"Grand school of Italian cinema that tells a chapter of history"
by Gabriele Barcaro
- Interview with the Dardenne brothers, co-producers of The Front Line with Lucky Red’s Andrea Occhipinti
Seen from Liegi, where the Dardenne brothers (co-producers of The Front Line [+see also:
interview: Luc & Jean-Pierre Dardenne
interview: Renato De Maria
film profile] with Lucky Red’s Andrea Occhipinti) live and make their films, the behind-the-scenes of the production process that involved them in Renato De Maria’s film seem incomprehensible.
“We’re sorry the Italian authorities acted as they did,” says Luc Dardenne, about the umpteenth twist in the film’s belaboured production: After a statement from Minister of Culture Sandro Bondi (“The film is not apologetic, but it would be better not to finance it”), Occhipinti decided to forego funding the Ministry of Culture. “I think,” adds Jean-Pierre Dardenne, “that was the first time that in Europe someone renounced state funds in order to not contaminate a film’s fate. Kudos to Andrea, who with his act of faith demonstrated he believed that this film is stronger than any controversy”.
All controversy aside, the Dardennes are very pleased with The Front Line. Says Jean-Pierre: “We were won over by the screenplay, because it ties together many threads of the grand school of Italian cinema, and tells a chapter of the country’s history through the journey of a man who comes to terms with being a killer. Even though he just wanted a better world”.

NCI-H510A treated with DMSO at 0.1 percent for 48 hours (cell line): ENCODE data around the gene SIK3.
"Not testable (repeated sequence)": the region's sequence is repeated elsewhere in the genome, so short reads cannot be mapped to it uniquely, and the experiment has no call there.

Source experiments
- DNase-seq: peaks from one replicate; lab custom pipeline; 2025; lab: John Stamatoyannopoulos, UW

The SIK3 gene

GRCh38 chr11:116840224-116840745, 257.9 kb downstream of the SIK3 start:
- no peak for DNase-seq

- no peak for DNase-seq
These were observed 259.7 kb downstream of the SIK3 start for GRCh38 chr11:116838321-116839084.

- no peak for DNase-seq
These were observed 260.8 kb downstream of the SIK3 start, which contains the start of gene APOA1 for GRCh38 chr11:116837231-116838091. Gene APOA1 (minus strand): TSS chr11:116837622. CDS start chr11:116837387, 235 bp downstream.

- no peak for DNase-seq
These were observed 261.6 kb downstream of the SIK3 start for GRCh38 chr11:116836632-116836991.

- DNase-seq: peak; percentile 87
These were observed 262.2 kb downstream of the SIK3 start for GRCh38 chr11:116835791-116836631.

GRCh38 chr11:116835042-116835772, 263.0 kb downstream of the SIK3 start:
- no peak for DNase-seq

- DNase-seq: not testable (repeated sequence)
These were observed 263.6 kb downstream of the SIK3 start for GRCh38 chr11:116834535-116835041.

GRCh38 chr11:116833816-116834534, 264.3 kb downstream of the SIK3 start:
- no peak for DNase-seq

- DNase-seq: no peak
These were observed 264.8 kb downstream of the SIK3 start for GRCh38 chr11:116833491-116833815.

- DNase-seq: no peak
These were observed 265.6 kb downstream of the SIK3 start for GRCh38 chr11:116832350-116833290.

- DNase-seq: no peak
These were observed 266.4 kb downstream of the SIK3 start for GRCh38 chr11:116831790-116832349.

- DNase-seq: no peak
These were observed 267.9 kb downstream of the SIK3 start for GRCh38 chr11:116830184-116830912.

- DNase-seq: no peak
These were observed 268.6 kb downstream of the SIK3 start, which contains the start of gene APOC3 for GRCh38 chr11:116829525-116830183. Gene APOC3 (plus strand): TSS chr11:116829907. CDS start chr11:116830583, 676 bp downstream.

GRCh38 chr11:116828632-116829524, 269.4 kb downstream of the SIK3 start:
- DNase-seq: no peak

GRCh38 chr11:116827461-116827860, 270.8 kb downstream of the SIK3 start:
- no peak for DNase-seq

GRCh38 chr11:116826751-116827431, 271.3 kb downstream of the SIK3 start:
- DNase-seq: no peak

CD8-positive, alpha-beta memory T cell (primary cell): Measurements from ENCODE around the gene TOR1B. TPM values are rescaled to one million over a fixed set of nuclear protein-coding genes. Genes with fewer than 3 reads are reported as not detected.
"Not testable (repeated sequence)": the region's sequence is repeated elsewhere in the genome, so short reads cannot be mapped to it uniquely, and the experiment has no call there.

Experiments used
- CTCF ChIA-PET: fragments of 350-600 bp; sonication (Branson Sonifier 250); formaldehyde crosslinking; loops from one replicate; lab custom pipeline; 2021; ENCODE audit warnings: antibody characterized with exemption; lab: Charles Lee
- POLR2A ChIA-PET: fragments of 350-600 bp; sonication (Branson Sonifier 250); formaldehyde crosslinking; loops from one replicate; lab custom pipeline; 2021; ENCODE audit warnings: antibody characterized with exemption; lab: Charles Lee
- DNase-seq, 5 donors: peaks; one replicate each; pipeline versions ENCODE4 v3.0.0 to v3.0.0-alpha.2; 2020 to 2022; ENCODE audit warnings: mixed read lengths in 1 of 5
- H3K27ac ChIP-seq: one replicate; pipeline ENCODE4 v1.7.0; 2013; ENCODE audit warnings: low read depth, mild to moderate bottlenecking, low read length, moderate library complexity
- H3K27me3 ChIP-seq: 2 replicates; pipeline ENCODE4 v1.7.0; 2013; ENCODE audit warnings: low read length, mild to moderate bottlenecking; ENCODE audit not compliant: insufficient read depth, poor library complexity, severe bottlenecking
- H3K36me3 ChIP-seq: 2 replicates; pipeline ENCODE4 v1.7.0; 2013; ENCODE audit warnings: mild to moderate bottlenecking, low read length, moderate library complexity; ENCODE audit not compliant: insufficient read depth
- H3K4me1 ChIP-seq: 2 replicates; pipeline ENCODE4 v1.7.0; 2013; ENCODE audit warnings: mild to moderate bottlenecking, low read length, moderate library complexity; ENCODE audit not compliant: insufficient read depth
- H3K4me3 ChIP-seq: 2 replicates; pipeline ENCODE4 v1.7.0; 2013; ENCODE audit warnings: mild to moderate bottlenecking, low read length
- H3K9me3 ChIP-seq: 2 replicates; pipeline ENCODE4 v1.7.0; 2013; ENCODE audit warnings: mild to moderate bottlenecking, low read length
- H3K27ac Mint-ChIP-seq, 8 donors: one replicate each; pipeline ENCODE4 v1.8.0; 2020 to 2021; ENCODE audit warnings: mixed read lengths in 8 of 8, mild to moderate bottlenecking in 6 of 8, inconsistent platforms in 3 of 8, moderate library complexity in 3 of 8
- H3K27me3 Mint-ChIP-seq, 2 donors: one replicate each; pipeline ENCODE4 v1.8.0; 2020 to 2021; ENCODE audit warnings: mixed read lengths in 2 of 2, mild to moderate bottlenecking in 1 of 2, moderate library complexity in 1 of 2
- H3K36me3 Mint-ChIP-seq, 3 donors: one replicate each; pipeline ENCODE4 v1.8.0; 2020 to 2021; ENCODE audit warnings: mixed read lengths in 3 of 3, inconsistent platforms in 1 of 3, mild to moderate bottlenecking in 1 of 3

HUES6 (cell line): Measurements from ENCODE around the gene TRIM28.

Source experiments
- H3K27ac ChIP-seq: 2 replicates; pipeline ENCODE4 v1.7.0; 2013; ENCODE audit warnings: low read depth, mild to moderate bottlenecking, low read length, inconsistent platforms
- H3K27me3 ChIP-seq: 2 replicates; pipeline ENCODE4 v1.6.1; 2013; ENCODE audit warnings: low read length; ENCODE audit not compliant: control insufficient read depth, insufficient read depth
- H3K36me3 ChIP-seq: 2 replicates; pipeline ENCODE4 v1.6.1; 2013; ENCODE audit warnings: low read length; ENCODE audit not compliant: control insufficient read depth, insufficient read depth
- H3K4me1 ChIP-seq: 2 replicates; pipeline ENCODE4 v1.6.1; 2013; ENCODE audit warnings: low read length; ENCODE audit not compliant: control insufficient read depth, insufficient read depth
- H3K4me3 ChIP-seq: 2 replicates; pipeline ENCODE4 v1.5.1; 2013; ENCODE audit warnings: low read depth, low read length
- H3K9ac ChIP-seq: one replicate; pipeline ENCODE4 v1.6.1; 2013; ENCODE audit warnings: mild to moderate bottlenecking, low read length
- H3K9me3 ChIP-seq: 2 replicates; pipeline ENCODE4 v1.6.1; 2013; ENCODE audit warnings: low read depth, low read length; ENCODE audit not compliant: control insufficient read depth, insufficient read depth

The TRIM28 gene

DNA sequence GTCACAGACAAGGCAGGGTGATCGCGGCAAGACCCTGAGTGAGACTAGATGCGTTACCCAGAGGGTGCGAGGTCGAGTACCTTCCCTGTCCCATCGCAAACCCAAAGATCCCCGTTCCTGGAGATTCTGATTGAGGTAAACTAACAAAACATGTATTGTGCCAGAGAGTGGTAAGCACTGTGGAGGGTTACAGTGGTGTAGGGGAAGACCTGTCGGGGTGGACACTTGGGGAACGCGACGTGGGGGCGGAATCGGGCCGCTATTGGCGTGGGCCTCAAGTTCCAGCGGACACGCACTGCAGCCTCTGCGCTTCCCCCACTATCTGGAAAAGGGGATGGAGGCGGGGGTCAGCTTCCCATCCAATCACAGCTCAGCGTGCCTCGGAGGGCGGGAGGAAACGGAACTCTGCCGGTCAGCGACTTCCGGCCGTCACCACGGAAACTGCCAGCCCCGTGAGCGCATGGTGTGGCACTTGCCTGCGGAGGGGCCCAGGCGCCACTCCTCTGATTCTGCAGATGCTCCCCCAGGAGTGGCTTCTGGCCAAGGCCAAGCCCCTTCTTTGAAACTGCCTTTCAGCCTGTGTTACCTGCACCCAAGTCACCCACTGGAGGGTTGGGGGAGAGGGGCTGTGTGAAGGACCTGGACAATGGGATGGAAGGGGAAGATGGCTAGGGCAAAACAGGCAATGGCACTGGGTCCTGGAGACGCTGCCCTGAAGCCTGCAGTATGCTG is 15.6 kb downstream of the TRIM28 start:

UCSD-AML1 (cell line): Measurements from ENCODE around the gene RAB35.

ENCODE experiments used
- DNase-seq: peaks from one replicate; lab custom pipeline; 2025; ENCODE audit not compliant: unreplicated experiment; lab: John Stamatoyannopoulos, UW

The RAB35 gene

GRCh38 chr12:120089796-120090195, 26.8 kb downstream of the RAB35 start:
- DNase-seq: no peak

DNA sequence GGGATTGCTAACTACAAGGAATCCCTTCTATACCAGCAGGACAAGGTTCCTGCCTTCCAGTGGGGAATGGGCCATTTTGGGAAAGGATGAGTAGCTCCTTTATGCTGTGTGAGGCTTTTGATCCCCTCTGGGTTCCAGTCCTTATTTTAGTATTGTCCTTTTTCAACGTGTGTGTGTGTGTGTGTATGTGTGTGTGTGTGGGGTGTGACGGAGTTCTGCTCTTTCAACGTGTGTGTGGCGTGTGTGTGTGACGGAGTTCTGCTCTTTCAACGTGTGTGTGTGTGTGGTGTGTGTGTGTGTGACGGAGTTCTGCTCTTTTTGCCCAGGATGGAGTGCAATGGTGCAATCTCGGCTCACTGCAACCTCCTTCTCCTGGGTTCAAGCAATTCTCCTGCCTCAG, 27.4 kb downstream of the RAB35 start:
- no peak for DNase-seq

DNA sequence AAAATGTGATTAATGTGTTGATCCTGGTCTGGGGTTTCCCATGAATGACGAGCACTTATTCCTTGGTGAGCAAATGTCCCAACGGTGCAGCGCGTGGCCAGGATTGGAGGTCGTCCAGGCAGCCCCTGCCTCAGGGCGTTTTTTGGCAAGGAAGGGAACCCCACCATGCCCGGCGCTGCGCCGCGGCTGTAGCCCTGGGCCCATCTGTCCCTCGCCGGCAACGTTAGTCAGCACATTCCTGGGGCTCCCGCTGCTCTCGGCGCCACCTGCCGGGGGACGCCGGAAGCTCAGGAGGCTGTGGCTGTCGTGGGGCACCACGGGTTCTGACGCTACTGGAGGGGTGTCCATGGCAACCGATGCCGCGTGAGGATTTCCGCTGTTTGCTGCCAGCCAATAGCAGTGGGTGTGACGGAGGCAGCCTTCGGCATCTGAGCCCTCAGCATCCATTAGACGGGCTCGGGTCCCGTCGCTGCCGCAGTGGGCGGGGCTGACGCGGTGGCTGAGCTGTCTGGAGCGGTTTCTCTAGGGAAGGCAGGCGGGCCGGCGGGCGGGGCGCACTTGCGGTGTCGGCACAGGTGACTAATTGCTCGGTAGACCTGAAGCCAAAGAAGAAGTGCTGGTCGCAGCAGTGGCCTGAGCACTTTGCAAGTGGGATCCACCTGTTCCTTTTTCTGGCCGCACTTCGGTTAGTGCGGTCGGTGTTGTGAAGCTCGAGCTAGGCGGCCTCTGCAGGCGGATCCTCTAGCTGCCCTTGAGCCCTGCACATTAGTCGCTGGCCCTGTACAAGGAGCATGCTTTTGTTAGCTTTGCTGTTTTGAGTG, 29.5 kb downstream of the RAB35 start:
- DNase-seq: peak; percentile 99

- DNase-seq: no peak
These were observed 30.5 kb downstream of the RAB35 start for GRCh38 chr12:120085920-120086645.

“The rhythm of the film is a rhythm of agony,” adds Luc, “and the trip to the Rovigo prison, from which Segio wants to free his companion, is like a funeral procession, with the cars that transport the past and future victims, as well as the cadaver of the main character’s love.” Agony as well as hope, however: “De Maria also depicts the path a man makes to regain himself”, concludes Jean-Pierre, “and his attempt to rejoin humanity after having killed a father. Renato’s challenge, which he successfully pulls off thanks also to the performances of Riccardo Scamarcio and Giovanna Mezzogiorno, was to make a film that does not become a tribunal”.